I have learnt the key priority for the US embassy is to increase the US trade and investment, so do you think this can bring substantial benefits for both countries?
Absolutely it can benefit US companies by making sure they are operating in a responsible way and it can benefit Myanmar by having US companies come and create jobs and develop industry but to do so in a way that respects human rights and both sides benefit.
What are the important assessments of US companies in Myanmar?
The recommendation we are making is that US companies provide as much detail as they can about their human rights mechanisms, grievance mechanisms and really work with civil society and unions to make sure they really have a partnering relationship.
Myanmar has a new government coming in to power. Yet one senses that there are still concerns about US companies doing business in the country? Would you say there is still a problem?
Again, not having seen specific situations where there might be problems that is exactly what we think the reporting requirements can avoid, can ensure US companies are acting in a responsible way and can ensure they do not contribute to human rights violations.
One of the Myanmar presidential nominees is still on the US blacklist. How will the US handle this if he becomes, as expected, Vice President No. 1?
That is beyond the scope of the report. Unfortunately I do not know.
The US sanctions to Myanmar is still exist but this will finish end of this March, at that time, US businesses will request to the US government not to extend, do you think is it free for Myanmar?
The US State Department opened a comments period so there were many submissions to the US State Department some recommending the reporting requirements continue and some recommending that they stop so I don’t know in which direction it going to go I don’t know what decision the Statement Department will make but after our research and obviously our primary concern is for human rights we believe it is in everyone’s benefit to continue the reporting requirements and to improve them.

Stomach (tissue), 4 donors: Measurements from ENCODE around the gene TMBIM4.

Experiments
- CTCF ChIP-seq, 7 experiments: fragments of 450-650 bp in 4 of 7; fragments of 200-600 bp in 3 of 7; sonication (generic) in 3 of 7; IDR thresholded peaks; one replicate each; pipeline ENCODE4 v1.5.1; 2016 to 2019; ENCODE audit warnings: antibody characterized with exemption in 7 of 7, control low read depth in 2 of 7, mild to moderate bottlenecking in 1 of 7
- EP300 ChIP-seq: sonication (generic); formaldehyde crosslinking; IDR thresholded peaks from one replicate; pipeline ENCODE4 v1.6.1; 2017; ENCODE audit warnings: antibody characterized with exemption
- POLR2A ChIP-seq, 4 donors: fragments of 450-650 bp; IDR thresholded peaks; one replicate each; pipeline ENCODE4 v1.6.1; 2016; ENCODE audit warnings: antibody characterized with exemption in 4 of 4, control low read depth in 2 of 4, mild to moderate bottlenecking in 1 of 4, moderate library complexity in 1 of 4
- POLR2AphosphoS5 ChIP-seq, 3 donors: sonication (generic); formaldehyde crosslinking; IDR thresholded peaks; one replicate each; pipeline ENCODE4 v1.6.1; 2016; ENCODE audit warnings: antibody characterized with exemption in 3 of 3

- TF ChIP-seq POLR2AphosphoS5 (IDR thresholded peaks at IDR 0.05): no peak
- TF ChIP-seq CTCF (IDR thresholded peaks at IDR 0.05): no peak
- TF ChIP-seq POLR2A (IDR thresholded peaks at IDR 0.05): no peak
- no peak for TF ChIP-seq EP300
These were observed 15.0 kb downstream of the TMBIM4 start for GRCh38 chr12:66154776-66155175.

How do you see the future relationship of the US and Myanmar in terms of business regulations?
I think it can be a positive one as long as there are carful steps forward in which the human rights and economic development of workers are actually being considered.
What are the main concerns of US companies in Myanmar?
I’m afraid I don’t know because I am not part of the business sector. What we’ve heard from NGOs and civil society organisation here is that there are still some steps to be taken in promoting the rule of law and ensuring and that workers are really able to enforce their human rights which is why we think US companies can make a contribution to that and set a standard and really provide an example of how there a can be good relationship between the corporate employer and workers.
What would you say are the barriers faced by US employers in Myanmar?
I really can’t say I am not an expert here on conditions of business in Myanmar. I can simply say that US companies very successfully in many other environments have good human rights protections and good monitoring mechanisms so this is certainly something they can do here in Myanmar.
So this report has raised some awareness of US companies’ entry into Myanmar for the future?
Yes, and the State Department also has a relationship with these companies to make sure they understand what their requirements are and how they are supposed to be behave.
Is there anything you would like to add?
These sort of reporting requirements when they are done effectively can be very useful ensuring there is a good response to the kinds of human rights issues that can occur when there is a lack of monitoring and having met with groups here there is a lot of interest and commitment in ensuring that the business sector develops in way that respects human rights.